OCCUPATION: Creative Director and Owner, Couverture
MY STYLE: Understated, relaxed, playful, and comfortable with a love of texture and print. In my home, I favor comfort over stark minimalism. It’s calm with a mix of vintage and modern. Muted background tones with highlight colors or prints. Informal.
I LOVE LONDON BECAUSE: The choice and variety. There are endless possibilities of things to do, and so much inspiration and stimulation. For a city, there’s also an abundance of green space, which I can’t live without.
Granger & Co.
Before opening this outpost on Westbourne Grove, restauranteur Bill Granger was known for his casual restaurants in Japan and his native Australia. Based on his work there, The New York Times dubbed him the egg master of Sydney. The paper added that he dislikes the look of a capital ‘B,’ as well as apostrophes (Granger studied art before mastering brunch), but we’ll forgive him any eccentricities for a plate of those eggs! It seems Emily Dyson Paley feels the same. “Granger & Co. is light and cheerful, and easy yet exciting. It’s a real treat for everyone when my family eats here,” she says. Photos by Mikkel Vang
The British Museum
Despite its name, this museum, one of the city’s most grand, covers human history as it developed on all continents. It was established in 1753 and grew over the next centuries along with the British Empire. While the sun largely set on the British Empire, though, it did not on the British Museum. 2000 marked the opening of the Queen Elizabeth II Great Court, which boasts an expansive glass and steel ceiling designed by Foster and Partners architects. “It’s a wonderful open, light space where the kids feel free,” says Emily Dyson Paley. Eventually, though, kids will want to leave the sunlit splendor to check out the Egyptian mummies.
Pollock’s Toy Museum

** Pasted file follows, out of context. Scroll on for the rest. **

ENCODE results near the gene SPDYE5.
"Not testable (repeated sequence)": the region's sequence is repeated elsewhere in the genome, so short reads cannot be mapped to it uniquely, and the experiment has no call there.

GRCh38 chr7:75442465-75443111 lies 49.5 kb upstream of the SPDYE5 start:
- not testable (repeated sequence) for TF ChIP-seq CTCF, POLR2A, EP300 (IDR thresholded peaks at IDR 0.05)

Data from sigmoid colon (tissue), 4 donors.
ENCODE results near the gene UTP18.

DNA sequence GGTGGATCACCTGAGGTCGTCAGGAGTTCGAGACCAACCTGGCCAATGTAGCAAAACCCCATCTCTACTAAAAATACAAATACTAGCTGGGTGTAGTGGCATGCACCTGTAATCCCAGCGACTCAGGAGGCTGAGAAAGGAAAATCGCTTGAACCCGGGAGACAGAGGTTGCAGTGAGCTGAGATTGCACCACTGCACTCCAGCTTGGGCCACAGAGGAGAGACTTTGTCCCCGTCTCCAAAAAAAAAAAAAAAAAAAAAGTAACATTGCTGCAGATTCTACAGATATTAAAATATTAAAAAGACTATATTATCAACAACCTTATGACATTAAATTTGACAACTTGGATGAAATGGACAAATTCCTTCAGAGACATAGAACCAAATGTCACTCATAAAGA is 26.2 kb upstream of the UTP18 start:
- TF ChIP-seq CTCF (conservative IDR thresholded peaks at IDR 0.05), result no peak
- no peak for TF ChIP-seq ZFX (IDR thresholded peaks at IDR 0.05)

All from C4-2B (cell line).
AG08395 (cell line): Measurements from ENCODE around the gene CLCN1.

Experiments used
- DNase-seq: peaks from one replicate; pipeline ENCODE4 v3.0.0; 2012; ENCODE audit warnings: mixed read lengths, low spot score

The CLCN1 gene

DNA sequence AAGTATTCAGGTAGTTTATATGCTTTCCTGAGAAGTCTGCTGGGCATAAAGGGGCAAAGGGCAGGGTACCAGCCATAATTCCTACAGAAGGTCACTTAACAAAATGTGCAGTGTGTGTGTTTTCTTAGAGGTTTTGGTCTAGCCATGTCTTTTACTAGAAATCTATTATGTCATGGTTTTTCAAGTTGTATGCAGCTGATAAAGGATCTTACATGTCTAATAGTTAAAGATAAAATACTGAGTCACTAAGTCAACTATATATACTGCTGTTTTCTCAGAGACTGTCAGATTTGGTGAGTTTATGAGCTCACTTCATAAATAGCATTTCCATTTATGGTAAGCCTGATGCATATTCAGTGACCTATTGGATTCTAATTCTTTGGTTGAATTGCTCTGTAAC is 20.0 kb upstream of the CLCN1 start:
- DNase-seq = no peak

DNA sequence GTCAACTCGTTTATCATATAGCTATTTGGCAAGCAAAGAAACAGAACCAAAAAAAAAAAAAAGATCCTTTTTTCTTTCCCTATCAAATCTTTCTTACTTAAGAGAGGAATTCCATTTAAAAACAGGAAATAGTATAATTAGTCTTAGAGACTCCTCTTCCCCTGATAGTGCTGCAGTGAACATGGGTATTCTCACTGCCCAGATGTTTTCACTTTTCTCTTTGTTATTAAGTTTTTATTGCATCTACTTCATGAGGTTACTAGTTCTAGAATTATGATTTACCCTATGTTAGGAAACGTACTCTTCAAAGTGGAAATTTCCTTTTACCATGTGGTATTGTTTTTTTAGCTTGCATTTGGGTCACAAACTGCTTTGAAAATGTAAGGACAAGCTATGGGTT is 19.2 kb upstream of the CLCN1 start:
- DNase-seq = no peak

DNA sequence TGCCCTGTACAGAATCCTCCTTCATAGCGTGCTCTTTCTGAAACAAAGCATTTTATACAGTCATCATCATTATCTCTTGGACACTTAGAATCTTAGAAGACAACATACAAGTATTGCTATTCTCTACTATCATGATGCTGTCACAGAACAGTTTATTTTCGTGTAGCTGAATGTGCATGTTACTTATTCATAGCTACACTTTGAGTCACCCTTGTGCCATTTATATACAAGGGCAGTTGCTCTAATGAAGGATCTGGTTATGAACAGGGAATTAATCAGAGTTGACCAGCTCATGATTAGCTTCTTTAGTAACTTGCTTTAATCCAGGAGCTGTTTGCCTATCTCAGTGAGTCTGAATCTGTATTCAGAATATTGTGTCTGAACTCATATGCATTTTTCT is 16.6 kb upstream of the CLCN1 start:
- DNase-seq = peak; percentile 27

“If you love art, folly, or the bright eyes of children, speed to Pollock’s,” Robert Louis Stevenson wrote in Memories and Portraits. If the Treasure Island author had lived just a century longer, he could easily have been describing Pollock’s Toy Museum instead of Benjamin Pollock, the Victorian toy theater maker from whom the museum takes its name. Plenty of toy theaters are on display, as well as teddy bears, dolls’ houses, and toys from different countries and eras. “The building on Scala Street occupies two houses joined together,” says Emily Dyson Paley. “The rooms are small and connected by narrow, winding staircases, and the whole place exudes atmosphere and nostalgia.”
Couverture & the Garbstore
Two floors of Garbstore, a chic concept store in Notting Hill, sandwich that of its sister company, Couverture, which is owned by Emily Dyson Paley. Together, they’ve developed a cult status for carrying a pristinely-tailored selection of quality items from independent labels. From artsy-cool clothes for men, women and children to vintage jewelry to home décor, “there’s always something of interest,” says Dyson Paley. Her children, who love spending time at their parents’ shop, agree wholeheartedly!
An easy walk from Bond Street, Hyde Park, and countless other city landmarks, Brown’s Hotel is the perfect home base for making the most out of London. Alice Temperley adores the hotel’s afternoon tea, which includes 17 different brews alongside pastries, scones with clotted crème, and light sandwich fare. And while reservations are highly recommended for tea, anyone can dart into the Donovan bar for a drink, live jazz, and the pleasure of viewing photographer Terence Donovan’s iconic works on the walls.